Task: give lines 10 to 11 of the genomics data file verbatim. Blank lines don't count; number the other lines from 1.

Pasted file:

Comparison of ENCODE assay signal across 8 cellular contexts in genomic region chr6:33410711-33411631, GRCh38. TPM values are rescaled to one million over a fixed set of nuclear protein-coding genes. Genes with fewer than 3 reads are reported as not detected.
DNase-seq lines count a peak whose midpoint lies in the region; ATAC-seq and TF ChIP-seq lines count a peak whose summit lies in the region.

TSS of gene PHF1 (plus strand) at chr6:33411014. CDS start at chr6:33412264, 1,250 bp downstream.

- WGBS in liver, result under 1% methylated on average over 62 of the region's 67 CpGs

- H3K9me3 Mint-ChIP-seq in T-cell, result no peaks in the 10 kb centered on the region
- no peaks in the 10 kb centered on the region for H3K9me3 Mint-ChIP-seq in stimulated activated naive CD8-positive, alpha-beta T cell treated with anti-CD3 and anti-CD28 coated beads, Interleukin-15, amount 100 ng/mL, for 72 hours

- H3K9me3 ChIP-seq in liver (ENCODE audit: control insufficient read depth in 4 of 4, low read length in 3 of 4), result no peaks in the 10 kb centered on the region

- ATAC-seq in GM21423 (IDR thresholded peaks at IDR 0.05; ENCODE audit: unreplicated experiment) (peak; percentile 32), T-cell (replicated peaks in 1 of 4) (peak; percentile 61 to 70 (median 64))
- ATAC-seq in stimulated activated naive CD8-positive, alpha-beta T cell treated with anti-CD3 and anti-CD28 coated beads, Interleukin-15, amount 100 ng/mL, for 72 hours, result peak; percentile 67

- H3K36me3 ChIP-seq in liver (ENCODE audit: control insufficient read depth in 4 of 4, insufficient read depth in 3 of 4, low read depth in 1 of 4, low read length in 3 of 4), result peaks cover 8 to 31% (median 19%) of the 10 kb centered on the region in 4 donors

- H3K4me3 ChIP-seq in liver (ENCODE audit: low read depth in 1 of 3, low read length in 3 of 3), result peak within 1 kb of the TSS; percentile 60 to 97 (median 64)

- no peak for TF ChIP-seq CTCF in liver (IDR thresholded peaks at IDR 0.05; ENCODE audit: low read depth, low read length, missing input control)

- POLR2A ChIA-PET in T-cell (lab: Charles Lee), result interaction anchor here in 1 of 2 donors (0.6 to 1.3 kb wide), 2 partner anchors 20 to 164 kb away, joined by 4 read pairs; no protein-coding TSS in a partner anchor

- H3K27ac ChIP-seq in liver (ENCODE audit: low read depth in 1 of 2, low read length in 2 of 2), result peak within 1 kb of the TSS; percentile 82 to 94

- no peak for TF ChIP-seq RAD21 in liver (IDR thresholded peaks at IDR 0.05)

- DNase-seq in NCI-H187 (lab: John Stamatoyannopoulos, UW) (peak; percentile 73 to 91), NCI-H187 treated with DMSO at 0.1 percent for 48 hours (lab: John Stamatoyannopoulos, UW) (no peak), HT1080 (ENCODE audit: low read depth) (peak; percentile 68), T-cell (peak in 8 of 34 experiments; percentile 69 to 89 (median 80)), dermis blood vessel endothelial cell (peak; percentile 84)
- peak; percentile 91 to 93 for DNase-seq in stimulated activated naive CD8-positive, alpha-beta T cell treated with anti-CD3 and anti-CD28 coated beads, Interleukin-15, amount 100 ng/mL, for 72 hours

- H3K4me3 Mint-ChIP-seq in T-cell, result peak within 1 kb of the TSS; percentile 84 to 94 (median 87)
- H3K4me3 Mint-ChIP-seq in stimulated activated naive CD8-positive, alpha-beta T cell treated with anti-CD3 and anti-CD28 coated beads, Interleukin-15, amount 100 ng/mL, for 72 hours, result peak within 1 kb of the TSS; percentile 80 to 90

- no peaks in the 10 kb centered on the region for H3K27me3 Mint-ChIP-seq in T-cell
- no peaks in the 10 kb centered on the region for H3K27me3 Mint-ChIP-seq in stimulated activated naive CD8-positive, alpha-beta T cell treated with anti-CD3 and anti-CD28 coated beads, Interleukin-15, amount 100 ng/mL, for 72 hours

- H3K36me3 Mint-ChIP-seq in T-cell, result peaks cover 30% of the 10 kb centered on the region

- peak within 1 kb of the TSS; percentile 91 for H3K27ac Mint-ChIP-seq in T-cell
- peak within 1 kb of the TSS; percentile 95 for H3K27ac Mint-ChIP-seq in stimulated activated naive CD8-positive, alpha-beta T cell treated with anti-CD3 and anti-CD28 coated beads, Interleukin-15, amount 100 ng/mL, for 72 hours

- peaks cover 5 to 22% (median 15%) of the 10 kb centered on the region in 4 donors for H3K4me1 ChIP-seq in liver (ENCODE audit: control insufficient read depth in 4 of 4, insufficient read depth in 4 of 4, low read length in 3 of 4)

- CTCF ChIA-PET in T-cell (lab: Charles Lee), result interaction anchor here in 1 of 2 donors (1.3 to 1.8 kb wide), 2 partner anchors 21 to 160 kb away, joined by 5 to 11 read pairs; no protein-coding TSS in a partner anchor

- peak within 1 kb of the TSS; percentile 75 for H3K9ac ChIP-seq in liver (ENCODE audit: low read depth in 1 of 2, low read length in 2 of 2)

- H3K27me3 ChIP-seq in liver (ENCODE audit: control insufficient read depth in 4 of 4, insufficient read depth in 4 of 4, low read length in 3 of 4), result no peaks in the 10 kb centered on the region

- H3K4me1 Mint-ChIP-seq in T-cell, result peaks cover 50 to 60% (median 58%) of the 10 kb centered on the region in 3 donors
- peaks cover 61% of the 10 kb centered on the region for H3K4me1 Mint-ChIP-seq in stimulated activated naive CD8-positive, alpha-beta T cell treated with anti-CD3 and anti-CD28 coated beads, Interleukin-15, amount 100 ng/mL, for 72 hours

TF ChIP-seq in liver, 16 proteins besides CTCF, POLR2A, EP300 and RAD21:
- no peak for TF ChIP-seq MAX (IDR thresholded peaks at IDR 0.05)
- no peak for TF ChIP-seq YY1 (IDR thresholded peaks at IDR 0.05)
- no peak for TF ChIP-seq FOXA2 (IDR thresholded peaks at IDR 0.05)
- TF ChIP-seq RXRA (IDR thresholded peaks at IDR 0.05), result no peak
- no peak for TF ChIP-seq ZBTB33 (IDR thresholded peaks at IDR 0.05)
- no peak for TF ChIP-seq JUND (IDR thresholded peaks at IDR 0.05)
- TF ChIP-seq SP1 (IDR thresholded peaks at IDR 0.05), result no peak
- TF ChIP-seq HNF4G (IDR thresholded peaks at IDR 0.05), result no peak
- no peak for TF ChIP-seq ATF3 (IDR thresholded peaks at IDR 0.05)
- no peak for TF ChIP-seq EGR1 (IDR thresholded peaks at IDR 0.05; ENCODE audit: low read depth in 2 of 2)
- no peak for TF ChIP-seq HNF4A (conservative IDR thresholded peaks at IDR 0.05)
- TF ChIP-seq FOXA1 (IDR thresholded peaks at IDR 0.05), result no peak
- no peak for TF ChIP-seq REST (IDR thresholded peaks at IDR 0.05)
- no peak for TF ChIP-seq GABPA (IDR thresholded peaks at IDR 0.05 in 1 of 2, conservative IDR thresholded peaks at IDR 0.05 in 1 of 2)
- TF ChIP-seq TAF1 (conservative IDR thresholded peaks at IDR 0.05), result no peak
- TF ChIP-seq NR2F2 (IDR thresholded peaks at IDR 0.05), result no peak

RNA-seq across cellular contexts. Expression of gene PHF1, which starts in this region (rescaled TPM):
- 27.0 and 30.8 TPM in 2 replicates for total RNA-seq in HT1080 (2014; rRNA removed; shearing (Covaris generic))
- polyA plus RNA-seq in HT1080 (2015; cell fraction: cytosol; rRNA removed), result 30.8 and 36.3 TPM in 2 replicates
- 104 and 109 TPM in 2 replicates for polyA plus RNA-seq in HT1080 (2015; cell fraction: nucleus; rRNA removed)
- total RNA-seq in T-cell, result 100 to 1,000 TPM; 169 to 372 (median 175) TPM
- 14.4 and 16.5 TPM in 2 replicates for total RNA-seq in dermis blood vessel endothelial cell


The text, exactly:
- H3K36me3 ChIP-seq in liver (ENCODE audit: control insufficient read depth in 4 of 4, insufficient read depth in 3 of 4, low read depth in 1 of 4, low read length in 3 of 4), result peaks cover 8 to 31% (median 19%) of the 10 kb centered on the region in 4 donors

- H3K4me3 ChIP-seq in liver (ENCODE audit: low read depth in 1 of 3, low read length in 3 of 3), result peak within 1 kb of the TSS; percentile 60 to 97 (median 64)